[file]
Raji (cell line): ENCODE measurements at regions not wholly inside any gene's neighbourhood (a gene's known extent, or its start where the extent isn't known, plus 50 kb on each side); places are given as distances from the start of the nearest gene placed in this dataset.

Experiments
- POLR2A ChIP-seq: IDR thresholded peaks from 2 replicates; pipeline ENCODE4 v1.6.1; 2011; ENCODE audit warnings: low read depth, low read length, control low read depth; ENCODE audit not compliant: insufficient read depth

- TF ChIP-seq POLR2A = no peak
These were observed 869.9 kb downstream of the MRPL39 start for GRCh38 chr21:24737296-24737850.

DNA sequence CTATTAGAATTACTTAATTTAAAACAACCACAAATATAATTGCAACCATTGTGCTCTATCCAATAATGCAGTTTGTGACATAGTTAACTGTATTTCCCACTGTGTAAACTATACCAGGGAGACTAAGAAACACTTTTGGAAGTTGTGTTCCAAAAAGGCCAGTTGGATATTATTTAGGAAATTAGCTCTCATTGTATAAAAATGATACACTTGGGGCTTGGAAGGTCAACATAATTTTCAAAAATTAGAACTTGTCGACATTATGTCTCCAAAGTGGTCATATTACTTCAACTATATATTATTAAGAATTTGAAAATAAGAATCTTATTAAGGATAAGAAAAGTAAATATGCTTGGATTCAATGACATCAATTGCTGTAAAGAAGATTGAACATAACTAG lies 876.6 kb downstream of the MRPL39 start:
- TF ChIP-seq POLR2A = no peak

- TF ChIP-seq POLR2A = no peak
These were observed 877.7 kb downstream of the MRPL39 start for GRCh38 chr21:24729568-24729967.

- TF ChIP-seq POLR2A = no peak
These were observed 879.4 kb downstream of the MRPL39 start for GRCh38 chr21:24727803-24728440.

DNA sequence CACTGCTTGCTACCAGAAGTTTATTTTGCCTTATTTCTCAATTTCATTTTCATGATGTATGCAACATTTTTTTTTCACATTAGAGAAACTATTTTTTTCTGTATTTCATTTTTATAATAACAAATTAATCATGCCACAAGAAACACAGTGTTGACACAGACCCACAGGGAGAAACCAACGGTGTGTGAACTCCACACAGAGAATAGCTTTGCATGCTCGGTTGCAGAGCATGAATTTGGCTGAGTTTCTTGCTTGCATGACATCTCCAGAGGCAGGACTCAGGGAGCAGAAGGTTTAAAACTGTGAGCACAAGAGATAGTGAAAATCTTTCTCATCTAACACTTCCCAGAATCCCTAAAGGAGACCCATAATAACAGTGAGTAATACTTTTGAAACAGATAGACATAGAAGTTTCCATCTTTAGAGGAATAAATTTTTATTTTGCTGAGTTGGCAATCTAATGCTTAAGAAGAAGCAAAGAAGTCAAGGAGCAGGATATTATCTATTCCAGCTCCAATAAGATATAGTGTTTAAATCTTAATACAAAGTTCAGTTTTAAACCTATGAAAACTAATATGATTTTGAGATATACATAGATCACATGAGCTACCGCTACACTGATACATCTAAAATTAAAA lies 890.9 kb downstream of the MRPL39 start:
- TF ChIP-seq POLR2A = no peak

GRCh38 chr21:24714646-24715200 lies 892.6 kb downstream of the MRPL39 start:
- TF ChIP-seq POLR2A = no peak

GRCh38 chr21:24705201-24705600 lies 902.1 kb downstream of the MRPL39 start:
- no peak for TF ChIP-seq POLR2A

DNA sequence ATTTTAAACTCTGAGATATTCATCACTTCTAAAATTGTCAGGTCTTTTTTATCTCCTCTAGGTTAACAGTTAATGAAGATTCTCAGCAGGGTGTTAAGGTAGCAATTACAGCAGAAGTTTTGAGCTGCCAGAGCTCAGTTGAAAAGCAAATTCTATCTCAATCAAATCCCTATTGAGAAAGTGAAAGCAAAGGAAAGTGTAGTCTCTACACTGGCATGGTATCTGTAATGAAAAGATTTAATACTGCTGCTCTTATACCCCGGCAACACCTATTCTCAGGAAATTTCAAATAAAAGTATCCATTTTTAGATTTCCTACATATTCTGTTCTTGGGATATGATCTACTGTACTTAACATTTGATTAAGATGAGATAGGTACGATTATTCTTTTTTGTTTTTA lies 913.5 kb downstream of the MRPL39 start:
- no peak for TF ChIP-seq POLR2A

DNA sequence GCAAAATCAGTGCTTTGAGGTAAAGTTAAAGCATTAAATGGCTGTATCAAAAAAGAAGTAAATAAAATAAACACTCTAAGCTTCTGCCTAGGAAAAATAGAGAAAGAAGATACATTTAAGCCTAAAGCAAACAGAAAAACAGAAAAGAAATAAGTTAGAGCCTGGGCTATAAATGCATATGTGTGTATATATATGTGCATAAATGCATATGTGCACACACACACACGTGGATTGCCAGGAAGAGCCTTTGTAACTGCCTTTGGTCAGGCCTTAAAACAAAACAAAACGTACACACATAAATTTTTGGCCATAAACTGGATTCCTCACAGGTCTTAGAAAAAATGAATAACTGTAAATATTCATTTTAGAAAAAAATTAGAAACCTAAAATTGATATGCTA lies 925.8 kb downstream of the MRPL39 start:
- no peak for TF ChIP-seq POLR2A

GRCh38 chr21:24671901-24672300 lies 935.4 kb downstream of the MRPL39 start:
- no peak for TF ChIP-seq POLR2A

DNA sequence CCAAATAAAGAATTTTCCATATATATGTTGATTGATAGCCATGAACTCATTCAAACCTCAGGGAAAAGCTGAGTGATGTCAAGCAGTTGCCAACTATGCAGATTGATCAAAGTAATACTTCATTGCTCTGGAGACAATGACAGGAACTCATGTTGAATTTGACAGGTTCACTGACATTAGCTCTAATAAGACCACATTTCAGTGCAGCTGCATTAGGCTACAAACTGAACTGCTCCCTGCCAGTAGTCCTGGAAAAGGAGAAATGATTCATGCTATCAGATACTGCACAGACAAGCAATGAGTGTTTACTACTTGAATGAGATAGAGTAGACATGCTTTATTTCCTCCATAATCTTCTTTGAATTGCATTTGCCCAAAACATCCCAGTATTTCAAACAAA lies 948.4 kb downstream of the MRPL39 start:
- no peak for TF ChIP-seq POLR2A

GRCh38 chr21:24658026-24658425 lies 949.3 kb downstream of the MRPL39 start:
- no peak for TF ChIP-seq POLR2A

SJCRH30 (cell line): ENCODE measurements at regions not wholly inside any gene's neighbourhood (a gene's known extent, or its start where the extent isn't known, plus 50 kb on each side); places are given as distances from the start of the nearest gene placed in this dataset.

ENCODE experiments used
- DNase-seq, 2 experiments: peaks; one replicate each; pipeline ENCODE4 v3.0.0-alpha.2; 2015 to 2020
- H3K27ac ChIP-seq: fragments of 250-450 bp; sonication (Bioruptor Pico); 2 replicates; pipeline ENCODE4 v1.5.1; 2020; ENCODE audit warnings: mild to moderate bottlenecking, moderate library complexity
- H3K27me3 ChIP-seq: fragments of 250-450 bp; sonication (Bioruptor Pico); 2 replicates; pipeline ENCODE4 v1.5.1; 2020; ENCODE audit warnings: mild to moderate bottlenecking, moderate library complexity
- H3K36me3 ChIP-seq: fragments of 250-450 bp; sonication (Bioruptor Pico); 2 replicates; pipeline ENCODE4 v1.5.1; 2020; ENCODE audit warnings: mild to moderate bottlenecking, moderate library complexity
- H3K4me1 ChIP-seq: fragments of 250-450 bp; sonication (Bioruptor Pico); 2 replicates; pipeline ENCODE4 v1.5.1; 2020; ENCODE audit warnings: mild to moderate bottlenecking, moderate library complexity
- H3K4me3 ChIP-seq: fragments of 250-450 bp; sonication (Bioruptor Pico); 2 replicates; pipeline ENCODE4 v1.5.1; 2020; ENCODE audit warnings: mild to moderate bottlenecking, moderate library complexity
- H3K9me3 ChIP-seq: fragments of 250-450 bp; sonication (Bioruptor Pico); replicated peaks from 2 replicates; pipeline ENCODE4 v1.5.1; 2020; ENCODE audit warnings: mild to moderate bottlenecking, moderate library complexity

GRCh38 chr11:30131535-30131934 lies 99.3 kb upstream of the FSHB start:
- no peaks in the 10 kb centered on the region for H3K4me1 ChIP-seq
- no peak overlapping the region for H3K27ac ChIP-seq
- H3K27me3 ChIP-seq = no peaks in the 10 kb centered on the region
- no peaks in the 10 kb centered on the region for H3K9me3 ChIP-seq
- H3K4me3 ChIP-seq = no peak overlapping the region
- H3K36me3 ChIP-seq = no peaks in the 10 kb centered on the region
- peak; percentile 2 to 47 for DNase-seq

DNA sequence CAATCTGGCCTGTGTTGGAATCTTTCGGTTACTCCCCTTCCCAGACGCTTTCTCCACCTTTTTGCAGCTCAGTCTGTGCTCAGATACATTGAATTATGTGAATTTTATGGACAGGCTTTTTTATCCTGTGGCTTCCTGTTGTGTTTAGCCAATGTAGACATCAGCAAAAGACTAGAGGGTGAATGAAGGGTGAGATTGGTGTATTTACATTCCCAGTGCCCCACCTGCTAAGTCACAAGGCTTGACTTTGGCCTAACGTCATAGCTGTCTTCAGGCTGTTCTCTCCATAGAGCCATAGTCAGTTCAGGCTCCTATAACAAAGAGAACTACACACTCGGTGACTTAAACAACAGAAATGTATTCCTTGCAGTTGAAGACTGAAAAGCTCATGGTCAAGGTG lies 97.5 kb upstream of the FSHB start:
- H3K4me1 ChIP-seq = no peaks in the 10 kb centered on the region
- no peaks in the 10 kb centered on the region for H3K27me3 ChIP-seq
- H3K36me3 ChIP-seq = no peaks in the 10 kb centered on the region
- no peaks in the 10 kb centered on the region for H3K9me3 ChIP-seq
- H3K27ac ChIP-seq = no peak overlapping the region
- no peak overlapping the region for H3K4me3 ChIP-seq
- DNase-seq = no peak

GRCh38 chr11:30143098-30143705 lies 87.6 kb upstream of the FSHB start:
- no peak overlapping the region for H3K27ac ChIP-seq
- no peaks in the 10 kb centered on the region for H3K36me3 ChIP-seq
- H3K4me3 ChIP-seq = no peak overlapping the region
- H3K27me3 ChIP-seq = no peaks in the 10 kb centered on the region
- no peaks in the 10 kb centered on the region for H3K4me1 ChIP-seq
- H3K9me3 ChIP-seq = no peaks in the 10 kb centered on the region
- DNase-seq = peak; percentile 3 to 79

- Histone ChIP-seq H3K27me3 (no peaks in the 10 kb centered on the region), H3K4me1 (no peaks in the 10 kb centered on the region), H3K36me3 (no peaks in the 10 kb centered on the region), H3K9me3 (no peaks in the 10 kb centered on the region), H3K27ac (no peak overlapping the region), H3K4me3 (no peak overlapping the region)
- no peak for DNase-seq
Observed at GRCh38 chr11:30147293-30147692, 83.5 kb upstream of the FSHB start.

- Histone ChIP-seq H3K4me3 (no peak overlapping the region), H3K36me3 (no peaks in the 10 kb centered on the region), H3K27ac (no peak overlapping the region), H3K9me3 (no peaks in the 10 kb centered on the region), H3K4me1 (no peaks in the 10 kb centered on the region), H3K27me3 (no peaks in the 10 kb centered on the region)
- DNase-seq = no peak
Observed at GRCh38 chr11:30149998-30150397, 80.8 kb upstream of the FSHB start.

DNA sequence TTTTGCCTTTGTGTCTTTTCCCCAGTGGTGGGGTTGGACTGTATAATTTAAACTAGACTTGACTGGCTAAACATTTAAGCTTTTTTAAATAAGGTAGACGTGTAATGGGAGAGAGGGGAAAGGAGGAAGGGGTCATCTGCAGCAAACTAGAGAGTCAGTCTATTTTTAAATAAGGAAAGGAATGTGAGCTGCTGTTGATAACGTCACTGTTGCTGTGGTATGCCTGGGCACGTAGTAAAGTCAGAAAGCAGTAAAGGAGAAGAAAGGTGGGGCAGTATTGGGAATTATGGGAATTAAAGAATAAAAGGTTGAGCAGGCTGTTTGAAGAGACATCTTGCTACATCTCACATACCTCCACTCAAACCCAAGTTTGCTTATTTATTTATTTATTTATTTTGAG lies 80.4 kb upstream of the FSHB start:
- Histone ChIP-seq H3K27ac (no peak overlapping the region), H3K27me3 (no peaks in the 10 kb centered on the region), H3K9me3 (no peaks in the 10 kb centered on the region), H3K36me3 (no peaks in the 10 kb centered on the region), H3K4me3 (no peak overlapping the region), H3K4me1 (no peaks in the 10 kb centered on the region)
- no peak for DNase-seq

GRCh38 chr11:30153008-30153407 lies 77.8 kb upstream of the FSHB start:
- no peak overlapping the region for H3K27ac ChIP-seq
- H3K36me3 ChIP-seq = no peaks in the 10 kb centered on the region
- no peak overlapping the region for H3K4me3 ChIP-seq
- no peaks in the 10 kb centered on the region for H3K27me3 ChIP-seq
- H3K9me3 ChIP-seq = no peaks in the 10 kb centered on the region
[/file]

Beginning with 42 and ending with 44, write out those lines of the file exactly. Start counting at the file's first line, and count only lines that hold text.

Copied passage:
- H3K4me3 ChIP-seq = no peak overlapping the region
- H3K36me3 ChIP-seq = no peaks in the 10 kb centered on the region
- peak; percentile 2 to 47 for DNase-seq